2. I often fear that my story, my witness will be rejected because I am me. I feel like my words have more power if they are perceived to be from someone else. I don’t always feel safe in telling my story, but I will not stay silent. If anonymity gives peace, there is value in that. There is freedom. For me, it’s not about protecting the abuser, it’s about protecting myself. Those I trust know who I am, and as you say, one day I will expose who the author is to the world, but today is not that day.

    Liked by 1 person

  3. Many people seem to think we should never talk about these things—well-meaning people—because they believe that it is simply obsessing and festering. We do need balance, but we kept the abuse secret for so long, saying it is fighting back and it is fighting for a world in which we never protect the abusers and always protect the abused. but it is confusing. I made so many efforts for my husband to face his abuse before and after I asked him to leave. He sees these emailed efforts as harassment and abuse—turning my accusations always against me. I “know” I should never have tried to make him see it as abuse, but I cannot for the life of me see the logic, beyond the futility. Perhaps, writing and writing and writing can free us from the doubts and self-loathing. Reasserting that it is abuse means that we weren’t to blame, which is what we were told in one way or another. Yes?

    Liked by 1 person

    1. Exactly, Nadine. With each piece of writing, or talk with a friend/counsellor, we become ever-clearer that our minds are not full of madness and that we have not made up stories to get attention. Sometimes, it takes many repetitions of thee same thing before we know that we can move on. xxx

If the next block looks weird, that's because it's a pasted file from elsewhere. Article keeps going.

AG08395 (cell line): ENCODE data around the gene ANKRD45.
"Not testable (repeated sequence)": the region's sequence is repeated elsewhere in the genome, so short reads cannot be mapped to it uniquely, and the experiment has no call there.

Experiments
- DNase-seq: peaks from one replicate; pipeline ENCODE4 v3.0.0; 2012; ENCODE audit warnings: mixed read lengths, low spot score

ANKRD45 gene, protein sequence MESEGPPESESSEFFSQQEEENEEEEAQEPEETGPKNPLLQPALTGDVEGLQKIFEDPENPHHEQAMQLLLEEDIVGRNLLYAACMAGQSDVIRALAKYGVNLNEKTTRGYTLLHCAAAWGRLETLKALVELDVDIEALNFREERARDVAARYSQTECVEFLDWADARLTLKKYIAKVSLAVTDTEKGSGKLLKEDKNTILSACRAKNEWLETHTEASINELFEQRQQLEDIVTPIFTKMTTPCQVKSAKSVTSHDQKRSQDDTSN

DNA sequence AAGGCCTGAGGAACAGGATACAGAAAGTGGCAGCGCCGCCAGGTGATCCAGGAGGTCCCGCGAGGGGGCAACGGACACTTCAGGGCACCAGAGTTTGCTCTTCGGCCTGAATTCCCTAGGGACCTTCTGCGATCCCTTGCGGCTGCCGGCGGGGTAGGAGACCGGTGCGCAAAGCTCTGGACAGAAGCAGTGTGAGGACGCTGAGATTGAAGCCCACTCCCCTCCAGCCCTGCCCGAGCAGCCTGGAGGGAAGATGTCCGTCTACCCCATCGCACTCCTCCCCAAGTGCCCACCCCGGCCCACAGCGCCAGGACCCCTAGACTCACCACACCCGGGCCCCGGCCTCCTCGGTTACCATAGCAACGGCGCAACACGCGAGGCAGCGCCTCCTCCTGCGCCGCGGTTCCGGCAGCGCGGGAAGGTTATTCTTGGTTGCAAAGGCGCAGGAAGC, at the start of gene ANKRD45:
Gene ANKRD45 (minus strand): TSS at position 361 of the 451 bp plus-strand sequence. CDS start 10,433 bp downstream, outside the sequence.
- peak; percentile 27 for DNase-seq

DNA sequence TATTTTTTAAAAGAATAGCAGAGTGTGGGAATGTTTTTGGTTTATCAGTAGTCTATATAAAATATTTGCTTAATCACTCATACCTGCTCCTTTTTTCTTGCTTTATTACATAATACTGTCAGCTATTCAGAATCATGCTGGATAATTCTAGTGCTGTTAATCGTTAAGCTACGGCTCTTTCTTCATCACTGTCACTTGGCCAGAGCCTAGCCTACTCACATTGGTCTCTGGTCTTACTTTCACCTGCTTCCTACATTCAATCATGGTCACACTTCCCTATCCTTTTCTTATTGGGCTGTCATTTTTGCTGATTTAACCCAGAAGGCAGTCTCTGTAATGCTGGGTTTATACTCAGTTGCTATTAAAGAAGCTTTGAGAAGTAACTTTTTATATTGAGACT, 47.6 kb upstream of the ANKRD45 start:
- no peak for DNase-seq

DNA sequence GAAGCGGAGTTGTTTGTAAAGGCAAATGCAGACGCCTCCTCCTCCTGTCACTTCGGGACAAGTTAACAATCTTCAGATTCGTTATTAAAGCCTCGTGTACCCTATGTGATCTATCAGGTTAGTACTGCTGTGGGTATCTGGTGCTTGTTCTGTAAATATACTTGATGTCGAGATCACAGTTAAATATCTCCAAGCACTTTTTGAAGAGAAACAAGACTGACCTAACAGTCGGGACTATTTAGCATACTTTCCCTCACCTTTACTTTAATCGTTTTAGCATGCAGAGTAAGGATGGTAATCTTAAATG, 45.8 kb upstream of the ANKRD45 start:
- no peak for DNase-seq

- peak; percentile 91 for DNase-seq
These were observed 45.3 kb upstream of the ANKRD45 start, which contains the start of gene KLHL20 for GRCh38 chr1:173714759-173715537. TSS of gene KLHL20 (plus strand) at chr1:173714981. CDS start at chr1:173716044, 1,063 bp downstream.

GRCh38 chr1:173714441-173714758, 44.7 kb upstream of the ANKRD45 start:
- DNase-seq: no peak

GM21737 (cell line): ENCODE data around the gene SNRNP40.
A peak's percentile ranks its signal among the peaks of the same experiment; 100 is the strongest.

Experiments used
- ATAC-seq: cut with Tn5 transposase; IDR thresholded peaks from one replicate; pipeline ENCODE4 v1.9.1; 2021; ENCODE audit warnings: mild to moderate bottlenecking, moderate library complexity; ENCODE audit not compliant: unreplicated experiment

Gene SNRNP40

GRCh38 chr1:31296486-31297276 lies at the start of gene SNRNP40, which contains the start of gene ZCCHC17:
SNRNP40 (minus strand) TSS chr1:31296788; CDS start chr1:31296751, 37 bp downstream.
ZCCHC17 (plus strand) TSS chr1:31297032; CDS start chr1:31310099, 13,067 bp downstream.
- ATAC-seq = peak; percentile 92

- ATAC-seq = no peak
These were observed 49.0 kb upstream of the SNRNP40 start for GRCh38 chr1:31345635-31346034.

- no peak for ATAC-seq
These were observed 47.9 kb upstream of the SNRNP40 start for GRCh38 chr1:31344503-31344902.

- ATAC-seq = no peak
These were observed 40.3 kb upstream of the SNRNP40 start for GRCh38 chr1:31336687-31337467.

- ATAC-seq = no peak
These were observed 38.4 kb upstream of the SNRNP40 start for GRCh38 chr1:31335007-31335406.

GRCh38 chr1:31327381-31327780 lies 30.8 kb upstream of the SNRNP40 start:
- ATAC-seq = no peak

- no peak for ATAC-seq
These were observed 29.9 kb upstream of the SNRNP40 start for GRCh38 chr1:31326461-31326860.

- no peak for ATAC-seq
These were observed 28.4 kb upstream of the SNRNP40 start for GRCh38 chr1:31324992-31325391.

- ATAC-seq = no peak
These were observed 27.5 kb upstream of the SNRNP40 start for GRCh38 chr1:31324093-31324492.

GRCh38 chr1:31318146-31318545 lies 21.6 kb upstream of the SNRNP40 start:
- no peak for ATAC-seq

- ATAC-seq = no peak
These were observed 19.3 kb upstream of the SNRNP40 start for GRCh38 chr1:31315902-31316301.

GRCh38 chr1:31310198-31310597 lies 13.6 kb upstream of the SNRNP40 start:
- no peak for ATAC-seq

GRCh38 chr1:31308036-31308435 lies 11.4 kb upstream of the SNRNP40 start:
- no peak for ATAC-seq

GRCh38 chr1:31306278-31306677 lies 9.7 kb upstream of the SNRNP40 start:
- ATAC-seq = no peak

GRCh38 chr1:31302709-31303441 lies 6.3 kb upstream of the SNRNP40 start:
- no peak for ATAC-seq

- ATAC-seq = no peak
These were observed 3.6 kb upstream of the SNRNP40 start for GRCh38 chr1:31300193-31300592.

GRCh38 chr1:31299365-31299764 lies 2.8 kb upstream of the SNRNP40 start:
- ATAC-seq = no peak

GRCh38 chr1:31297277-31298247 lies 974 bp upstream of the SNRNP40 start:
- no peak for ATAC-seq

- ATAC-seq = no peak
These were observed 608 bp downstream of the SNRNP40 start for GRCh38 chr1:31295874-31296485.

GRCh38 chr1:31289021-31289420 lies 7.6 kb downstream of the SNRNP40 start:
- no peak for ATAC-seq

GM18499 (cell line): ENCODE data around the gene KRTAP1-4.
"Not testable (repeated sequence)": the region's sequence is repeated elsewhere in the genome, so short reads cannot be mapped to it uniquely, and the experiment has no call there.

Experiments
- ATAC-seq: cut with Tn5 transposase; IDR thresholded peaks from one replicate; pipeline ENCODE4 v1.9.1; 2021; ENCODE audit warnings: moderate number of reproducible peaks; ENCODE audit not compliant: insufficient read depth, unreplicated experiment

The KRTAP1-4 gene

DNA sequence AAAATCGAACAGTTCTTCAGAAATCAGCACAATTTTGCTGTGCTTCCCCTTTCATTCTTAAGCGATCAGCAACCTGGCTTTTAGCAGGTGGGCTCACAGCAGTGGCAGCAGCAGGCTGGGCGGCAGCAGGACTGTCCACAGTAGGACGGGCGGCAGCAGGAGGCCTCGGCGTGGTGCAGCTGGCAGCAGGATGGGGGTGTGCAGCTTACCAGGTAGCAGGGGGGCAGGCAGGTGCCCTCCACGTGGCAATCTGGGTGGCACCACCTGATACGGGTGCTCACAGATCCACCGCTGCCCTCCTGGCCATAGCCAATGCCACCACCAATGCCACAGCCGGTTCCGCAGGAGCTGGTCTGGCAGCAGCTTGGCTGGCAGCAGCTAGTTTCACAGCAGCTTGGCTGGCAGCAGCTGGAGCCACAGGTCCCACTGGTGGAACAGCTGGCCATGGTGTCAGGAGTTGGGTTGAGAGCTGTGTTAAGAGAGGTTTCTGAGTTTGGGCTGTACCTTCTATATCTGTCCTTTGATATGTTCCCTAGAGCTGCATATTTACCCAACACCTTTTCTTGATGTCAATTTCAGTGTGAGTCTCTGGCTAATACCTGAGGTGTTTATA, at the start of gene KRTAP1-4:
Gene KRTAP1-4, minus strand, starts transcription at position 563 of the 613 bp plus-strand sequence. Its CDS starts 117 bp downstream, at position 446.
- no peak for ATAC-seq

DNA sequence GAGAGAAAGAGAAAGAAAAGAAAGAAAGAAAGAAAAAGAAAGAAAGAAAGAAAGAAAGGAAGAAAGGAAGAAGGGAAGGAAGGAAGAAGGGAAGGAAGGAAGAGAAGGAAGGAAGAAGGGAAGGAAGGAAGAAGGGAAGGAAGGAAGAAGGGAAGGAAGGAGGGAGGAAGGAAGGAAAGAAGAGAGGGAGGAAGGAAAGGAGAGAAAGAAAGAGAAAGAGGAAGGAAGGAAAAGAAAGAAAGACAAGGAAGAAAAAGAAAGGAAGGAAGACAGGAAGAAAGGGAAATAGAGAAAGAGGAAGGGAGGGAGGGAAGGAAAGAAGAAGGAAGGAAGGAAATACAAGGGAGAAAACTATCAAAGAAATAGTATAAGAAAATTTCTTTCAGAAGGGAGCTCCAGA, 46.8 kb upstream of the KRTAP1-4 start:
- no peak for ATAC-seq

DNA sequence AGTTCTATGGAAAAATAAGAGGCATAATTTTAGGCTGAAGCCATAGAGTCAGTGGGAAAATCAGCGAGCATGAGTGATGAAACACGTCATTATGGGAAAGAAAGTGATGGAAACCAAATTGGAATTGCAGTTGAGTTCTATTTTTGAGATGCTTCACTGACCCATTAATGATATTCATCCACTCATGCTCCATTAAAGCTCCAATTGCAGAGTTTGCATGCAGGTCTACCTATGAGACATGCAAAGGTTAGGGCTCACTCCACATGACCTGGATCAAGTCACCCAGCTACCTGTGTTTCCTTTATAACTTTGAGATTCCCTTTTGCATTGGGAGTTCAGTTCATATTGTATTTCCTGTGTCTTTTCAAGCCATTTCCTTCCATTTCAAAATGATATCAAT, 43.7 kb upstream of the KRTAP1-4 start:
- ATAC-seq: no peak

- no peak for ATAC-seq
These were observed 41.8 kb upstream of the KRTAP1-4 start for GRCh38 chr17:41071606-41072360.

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  4. You note that “… reading other people’s stories of abuse can be immensely reassuring”. Does writing stories of your own provide the same reassurance? Or is it just constantly scratching at an itch that won’t stop itching?

    Liked by 1 person

    1. Actually, it is more akin to rediscovering one’s own autonomy and right to free expression, both of which typically get undermined when one is being bullied – whether as a child or an adult. With each piece of writing (or face-to-face confiding), I am ever clearer about my own sanity and right to express myself. It is bottled emotions which are most dangerous, in my view: They constitute the metaphorical itch which can never be adequately scratched! The need to write about such matters will decrease with time; of that I am absolutely certain – for me, anyway. But there are still millions out there who cannot express it – and who, too often, take extreme measures to try and either release the feelings or hide the pain: Self-harming, promiscuity, alcohol and drug addiction, suicide. Because they often feel that they are not allowed to tell the truth, their anguish turns inwards. Better out than in, is my opinion!

      Liked by 1 person